Cardiac Pacemakers – Heart Rate and Electricity

by Thad Wilson, PhD

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    00:01 Heart rate and electrical propagation.

    00:05 Here, we'll need to think a lot about where the electrical propagation starts.

    00:11 The cardiac pacemakers are the most important aspect to get everything started.

    00:16 From here, we'll usually look at the SA node, which is the sinoatrial node, as our primary pacemaker.

    00:25 This will start off the whole electrical activity of the heart, which will make sure each heartbeat beats in unison, so you get a lot lub-dub sound and also, so you can have an intrinsic rate.

    00:42 The AV node is the secondary pacemaker.

    00:46 If the SA node is not operating correctly, it can take over the job.

    00:50 However, it has a lower intrinsic rate than the SA node, so you always have a slower heart rate when the AV node is engaged.

    01:00 We have other areas of the heart, such as, as you go from the base to the apex, that will also have Purkinje fibers that will help you propagate that action potential out to all the ventricular myocytes.

    01:14 But, now, let's talk about how in the world you get these sparks to start.

    01:19 The sparks start based upon action potentials.

    01:23 So, there are two different types of action potentials we need to deal with.

    01:26 One are pacemaker cells, which are the SA node, the AV node, and maybe the Purkinje fibers.

    01:34 Then, we have non-pacemaker action potentials and those usually involve the ventricular myocytes.

    01:41 So, what do we need to know specifically about pacemaker cells? What makes them so important? Well, they have no resting potential.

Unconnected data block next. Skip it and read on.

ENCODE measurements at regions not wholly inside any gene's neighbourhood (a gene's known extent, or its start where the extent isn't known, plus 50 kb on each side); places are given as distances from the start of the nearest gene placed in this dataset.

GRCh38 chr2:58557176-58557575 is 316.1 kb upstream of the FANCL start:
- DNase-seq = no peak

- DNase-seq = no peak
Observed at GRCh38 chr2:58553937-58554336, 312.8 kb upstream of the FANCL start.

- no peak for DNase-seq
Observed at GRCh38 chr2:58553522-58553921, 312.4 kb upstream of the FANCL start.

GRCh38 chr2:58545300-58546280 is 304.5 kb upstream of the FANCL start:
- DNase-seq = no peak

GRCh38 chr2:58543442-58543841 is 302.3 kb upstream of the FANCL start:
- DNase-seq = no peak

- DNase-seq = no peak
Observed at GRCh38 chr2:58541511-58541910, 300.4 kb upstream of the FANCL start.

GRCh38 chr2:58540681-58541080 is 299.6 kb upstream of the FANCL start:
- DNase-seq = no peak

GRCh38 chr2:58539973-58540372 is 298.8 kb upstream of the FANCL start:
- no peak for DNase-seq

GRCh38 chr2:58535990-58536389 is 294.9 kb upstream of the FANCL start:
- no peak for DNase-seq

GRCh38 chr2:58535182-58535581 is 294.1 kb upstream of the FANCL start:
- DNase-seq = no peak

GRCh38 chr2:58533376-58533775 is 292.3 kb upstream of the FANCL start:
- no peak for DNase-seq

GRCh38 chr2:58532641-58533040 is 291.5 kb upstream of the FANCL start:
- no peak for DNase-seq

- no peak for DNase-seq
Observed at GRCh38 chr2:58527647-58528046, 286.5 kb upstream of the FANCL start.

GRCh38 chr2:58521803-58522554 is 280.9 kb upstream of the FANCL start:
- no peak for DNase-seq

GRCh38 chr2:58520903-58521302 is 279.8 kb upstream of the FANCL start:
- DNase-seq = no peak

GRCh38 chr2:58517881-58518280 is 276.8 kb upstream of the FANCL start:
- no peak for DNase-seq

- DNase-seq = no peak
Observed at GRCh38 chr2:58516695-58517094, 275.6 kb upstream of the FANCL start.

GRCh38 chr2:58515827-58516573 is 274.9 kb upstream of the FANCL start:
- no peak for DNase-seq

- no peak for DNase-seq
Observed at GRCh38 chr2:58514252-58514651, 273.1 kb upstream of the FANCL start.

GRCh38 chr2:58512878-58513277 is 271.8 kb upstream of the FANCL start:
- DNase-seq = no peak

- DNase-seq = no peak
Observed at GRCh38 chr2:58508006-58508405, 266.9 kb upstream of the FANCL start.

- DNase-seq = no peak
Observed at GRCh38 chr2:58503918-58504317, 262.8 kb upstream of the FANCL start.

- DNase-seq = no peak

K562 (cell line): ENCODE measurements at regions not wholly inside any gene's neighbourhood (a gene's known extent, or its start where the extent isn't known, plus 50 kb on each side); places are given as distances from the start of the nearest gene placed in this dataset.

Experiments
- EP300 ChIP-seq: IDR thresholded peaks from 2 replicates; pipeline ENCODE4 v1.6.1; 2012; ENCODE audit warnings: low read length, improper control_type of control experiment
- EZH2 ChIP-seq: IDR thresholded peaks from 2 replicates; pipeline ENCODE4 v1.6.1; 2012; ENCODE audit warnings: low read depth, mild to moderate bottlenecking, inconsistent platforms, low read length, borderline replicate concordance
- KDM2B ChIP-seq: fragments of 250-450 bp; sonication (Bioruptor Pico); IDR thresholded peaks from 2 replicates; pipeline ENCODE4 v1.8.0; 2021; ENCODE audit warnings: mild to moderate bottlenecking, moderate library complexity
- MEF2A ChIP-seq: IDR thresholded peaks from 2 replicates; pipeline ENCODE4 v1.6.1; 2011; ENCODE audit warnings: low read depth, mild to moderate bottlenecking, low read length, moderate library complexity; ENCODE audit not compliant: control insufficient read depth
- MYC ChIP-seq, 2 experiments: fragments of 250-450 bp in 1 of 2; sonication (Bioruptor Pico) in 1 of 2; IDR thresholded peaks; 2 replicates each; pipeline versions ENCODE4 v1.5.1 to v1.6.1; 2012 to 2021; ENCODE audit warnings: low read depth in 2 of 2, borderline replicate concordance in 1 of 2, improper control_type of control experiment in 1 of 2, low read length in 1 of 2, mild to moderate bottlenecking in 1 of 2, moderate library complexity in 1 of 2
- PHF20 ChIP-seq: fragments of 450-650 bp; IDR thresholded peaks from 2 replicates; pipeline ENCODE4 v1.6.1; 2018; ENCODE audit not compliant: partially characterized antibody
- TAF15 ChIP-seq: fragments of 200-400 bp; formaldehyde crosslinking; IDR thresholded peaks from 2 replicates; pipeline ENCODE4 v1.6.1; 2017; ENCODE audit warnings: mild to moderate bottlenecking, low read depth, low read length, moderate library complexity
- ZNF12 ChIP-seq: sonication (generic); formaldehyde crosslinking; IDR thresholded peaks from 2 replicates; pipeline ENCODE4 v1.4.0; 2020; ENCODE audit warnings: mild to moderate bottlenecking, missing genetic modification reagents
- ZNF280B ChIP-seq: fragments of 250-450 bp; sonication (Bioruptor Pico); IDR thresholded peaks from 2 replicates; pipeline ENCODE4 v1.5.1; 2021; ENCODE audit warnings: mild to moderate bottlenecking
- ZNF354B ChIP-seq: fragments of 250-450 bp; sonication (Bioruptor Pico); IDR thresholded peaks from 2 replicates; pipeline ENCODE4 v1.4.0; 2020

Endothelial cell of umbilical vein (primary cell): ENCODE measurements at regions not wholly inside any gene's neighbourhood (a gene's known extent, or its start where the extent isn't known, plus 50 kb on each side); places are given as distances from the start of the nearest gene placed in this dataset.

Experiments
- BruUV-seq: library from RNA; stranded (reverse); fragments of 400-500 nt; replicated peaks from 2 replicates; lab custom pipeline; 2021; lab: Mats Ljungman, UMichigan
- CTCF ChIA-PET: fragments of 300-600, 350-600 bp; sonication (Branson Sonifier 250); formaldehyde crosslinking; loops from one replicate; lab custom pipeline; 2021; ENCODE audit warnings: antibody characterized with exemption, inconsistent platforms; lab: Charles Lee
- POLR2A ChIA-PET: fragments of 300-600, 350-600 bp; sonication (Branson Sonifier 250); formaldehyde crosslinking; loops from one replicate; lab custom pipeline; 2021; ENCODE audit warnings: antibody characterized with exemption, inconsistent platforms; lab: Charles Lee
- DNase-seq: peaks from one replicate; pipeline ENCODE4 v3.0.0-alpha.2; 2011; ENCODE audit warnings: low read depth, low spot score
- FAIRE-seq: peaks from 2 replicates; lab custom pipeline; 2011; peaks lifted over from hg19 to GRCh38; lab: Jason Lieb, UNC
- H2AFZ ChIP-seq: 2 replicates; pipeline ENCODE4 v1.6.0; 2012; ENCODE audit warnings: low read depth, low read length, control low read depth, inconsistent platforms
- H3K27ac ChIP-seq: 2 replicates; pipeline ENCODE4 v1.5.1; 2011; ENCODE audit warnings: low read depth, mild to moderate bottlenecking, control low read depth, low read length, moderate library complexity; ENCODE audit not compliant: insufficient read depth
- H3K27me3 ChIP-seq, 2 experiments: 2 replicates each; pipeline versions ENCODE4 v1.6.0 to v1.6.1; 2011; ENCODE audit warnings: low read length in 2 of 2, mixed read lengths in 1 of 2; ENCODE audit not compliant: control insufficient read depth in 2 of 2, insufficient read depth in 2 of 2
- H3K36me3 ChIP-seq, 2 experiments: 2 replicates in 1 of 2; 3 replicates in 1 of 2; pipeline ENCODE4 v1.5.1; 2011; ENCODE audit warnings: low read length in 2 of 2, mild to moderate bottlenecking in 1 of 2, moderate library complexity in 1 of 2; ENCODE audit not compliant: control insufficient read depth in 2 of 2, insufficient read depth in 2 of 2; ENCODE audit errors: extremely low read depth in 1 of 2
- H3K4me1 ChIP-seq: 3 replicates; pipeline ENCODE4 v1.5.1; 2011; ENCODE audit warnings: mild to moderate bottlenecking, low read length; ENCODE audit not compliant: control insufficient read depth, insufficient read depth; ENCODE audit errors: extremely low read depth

01:51 They also have spontaneous depolarization and repolarization.

    01:56 They are also slower in their rise of depolarization than a non-pacemaker cell.

    02:04 So, those are the three important principles.

    02:07 What do we really mean by no resting potential? That sounds like an odd thing to say.

    02:13 But what it means is there is no flatline during resting.

    02:17 It's always progressively either depolarization or repolarization.

    02:23 There's not a isoelectric line.

    02:27 The spontaneousness or spontaneity of the response involves that this drift always happens until you reach some sort of threshold.

    02:37 Once you reach threshold, an action potential can occur and you can propagate that action potential down the whole system.

    02:44 Let's contrast this now to non-pacemaker cells just so we have something to compare our pacemaker cells to.

    02:52 They have a true resting membrane potential.

    02:55 What do we mean by that? You have flat lines at the edge of each of the action potentials.

    03:01 Flat lines.

    03:04 Those flat lines allow for there to be longer amount or a stable baseline.

    03:11 They will not spontaneously depolarize or re-polarize because of those flat lines.

    03:18 They also have another principle that's different and that is their action potential widths are longer, have a wider width.

    03:27 That is a prolonged repolarization.

    03:30 The other thing that's interesting is that depolarization rate is really fast.

    03:37 So, those are the key differences between pacemaker and non-pacemaker cells.

    03:43 Now, let's talk through how this works throughout the whole heart to make sure you get that heartbeat – lub dub – to occur.

    About the Lecture

    The lecture Cardiac Pacemakers – Heart Rate and Electricity by Thad Wilson, PhD is from the course Cardiac Physiology.

    Included Quiz Questions

    1. SA node
    2. Right and left bundle branches
    3. Bundle of His
    4. AV node
    5. Purkinje fibers
    1. Ventricular myocytes
    2. None of the options listed
    3. Cells in the SA node
    4. Cells in the Bundle of His
    5. Cells in the AV node

    Author of lecture Cardiac Pacemakers – Heart Rate and Electricity

     Thad Wilson, PhD

    Thad Wilson, PhD

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    Great Review of the most important Cardiac Physio Step 1 material
    By Jessica G. on 04. December 2016 for Cardiac Pacemakers – Heart Rate and Electricity

    Explains tricky concepts in a very basic manner. Would def recomend